2. Drying Phase
When humidity levels decrease or the temperature increases (e.g. during warmer weather, sunshine etc.) salts in the walls crystallize. During crystallization salts expand in volume 5 - 10 times, which is by 500% to 1,000%. The crystallization of salts exert enormous forces inside the capillaries, the internal pressure reaching up to 800 atmospheres, when the resistance of the strongest concrete rarely exceeds 550 atmospheres. Water freezing to ice "only" expands in volume by about 10% yet the induced crystallization pressure cracks iron or steel pipes. In comparison, salts create significantly more damage.
The high intermolecular pressures result in the crumbling and breakdown of paint, plaster and historic wall fabric, leading to crumbling, spalling, flaking, cracking or peeling of the building fabric.
Salts are the primary reason behind the irreversible damage and loss of historic building fabric. They are the main reason behind the damage and breakdown of plasters and why old buildings need to undergo a major replastering cycle every few years.
Here are some real-life examples of salt damages caused in various buildings:
Where Salts Originate From?
In small quantities, salts can be found natively in bricks. Bricks are made of clayey soil and the soil contains salts. However, most salts are deposited into the building fabric through various mechanisms; salts gradually "polluting" the building fabric over time.
Here are the most common sources of salts:
- The ground: near ground level the primary mechanism that drives salts into the building fabric is rising damp. The soil contains many salts (minerals) in diluted form. These salts are carried up into the wall fabric through various mechanisms, resulting in high quantities of salts in the lower part of the building fabric. White powdery salt crystallization in the lower meter or so near ground is a common occurrence in old buildings.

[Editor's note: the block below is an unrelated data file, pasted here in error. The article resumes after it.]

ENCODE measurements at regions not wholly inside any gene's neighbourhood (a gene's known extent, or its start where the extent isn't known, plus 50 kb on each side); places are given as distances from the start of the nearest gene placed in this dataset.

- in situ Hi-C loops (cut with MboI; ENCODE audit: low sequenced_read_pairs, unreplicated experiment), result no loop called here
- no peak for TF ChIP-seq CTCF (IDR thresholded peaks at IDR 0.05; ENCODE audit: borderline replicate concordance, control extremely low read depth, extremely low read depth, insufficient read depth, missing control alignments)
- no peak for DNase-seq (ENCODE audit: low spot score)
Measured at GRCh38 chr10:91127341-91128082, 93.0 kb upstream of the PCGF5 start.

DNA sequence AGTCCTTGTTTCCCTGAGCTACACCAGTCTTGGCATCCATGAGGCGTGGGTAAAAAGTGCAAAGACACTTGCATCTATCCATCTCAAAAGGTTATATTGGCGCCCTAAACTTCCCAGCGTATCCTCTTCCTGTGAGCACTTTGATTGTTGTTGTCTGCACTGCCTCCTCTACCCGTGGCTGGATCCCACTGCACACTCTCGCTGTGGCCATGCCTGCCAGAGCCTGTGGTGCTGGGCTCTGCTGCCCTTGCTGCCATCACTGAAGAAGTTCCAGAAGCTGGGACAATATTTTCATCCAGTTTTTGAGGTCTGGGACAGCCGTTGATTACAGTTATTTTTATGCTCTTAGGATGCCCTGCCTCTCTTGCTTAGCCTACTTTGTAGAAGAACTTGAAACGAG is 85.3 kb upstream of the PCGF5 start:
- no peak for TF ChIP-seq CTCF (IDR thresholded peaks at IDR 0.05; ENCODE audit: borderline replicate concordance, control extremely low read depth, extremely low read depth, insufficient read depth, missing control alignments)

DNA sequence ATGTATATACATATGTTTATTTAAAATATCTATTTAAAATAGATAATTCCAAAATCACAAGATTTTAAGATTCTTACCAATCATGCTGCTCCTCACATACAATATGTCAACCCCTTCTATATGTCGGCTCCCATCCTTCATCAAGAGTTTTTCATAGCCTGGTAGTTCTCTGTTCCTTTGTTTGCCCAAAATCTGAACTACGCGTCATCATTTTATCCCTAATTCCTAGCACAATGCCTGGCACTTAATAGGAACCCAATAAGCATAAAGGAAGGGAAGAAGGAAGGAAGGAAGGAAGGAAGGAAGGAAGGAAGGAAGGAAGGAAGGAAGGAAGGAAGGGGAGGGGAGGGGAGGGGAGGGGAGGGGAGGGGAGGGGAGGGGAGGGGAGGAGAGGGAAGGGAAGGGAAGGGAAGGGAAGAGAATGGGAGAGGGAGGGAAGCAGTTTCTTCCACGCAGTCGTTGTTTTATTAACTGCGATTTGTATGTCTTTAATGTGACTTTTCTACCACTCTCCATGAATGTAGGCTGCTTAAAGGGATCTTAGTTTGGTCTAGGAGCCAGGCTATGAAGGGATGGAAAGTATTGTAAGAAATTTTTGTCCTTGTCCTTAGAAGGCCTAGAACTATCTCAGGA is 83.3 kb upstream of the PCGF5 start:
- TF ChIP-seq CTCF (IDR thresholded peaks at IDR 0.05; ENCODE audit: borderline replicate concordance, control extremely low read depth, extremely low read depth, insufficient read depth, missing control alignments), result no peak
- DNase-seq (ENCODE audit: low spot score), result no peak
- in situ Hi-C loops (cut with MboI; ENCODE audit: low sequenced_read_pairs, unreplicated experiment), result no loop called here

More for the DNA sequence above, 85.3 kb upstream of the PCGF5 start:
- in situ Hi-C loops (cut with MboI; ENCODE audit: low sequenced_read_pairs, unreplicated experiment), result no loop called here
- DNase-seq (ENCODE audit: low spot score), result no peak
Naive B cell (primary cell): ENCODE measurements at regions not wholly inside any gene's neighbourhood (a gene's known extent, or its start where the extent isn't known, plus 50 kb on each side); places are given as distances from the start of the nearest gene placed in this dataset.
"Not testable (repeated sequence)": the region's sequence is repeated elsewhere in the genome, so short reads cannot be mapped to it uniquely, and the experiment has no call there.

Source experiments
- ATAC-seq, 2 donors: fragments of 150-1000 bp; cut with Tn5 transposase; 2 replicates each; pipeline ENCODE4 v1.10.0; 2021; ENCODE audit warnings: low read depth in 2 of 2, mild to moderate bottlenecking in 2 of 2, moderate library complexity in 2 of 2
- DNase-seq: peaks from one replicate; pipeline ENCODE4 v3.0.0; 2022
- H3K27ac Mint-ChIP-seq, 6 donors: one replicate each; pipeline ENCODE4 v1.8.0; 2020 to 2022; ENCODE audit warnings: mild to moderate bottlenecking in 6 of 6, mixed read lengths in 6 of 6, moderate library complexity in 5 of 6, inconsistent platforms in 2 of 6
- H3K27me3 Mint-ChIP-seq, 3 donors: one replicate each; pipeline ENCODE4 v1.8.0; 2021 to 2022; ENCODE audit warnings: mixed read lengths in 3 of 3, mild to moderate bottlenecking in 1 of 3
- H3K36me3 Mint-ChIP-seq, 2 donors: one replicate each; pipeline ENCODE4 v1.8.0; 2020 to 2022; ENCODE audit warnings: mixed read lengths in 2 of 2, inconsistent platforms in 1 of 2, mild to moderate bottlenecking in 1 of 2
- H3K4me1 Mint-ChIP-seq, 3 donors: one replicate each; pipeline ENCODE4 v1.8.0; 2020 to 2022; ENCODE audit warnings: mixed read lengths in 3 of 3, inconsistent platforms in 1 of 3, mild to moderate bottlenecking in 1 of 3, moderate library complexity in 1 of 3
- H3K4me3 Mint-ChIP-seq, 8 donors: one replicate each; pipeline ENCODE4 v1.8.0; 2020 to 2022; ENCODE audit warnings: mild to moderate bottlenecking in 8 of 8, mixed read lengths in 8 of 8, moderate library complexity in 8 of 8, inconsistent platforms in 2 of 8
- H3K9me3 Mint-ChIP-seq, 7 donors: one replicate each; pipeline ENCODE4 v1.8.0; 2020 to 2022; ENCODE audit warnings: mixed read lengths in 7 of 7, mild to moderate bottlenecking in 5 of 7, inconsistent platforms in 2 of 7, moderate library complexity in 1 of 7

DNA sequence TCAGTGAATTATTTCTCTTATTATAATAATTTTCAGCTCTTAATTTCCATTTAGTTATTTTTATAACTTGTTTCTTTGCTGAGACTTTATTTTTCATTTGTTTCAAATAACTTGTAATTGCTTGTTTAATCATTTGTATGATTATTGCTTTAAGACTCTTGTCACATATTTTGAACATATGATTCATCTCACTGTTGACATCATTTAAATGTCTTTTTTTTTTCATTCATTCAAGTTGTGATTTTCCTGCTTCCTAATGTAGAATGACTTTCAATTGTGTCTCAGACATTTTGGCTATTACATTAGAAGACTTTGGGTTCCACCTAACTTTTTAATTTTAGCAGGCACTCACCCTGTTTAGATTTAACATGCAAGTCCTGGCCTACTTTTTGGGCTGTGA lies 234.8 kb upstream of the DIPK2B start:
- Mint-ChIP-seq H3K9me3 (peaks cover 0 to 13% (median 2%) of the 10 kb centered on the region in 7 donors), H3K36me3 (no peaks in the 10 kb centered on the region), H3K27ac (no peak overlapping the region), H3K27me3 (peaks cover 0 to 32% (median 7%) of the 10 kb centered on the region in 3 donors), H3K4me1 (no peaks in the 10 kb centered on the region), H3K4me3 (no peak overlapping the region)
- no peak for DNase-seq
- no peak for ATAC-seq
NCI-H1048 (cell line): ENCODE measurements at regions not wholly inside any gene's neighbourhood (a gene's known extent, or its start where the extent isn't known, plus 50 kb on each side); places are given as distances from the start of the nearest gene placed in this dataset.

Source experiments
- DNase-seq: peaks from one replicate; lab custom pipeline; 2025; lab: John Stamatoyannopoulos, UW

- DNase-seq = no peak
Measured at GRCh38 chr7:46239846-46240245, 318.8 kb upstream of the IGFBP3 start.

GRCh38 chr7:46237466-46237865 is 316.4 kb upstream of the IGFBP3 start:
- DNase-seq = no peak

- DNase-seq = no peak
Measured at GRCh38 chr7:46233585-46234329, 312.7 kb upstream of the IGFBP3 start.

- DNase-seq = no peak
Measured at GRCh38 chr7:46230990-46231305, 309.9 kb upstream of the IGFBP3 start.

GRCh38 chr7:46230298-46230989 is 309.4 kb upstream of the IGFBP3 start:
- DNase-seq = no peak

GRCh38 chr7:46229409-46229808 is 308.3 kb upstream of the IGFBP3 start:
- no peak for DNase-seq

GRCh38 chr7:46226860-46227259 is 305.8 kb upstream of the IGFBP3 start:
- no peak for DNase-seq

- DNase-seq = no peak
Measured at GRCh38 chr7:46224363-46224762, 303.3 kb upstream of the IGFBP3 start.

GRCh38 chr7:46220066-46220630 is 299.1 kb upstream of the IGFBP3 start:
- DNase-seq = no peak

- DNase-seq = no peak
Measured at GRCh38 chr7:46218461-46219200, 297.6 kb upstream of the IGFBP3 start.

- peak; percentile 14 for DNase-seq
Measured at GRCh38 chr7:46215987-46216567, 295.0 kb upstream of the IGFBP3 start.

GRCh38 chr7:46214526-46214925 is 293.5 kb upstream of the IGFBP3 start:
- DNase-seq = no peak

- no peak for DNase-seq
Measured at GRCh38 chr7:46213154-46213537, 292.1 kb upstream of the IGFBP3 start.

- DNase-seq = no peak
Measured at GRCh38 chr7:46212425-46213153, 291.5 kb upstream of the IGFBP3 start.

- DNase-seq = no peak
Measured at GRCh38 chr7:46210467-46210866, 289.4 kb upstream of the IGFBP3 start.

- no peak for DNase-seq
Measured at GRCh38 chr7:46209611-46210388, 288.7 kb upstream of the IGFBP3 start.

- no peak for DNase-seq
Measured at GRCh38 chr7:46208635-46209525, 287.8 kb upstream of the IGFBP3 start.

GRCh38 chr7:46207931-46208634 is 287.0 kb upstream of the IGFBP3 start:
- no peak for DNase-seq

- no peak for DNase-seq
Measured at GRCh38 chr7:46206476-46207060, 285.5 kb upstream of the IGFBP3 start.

- The air: buildings close to the sea are subject to sea salts by the wind, mist and fog. These salts are washed-in into the building fabric by rainwater, accumulating over time,
In large cities such as London, air pollution (sulphur gases) combined with rain creates acid rain, which reacting with lime results in salts, leading to the crumbing and decay of stones.
- Chimneys: interestingly enough, chimneys are very much subject to the erosive action of salts. The black soot in chimneys are very rich in salts. These over the decades or centuries permeate the chimney walls, resulting in a gradual decay of the chimney fabric. Yellow or brown discoloration of chimney walls or ceiling areas nearby is the result of salt damage from the soot.
- From modern cement plasters: due to the very high firing temperatures (around 1500 °C) used during the production of cement plasters, many chemical reactions that take place in cement are undesirable. The effect of these reactions is mitigated by mixing various additives into the cement mix. Juts one example: to slow down the too fast curing of cement, gypsum (CaSO4) is added into the mix, which is a salt. These salt additives end up in the old wall fabric resulting in salt crystallization and breakdown of the traditional fabric.
The most common types or categories of salts that damage old buildings, are: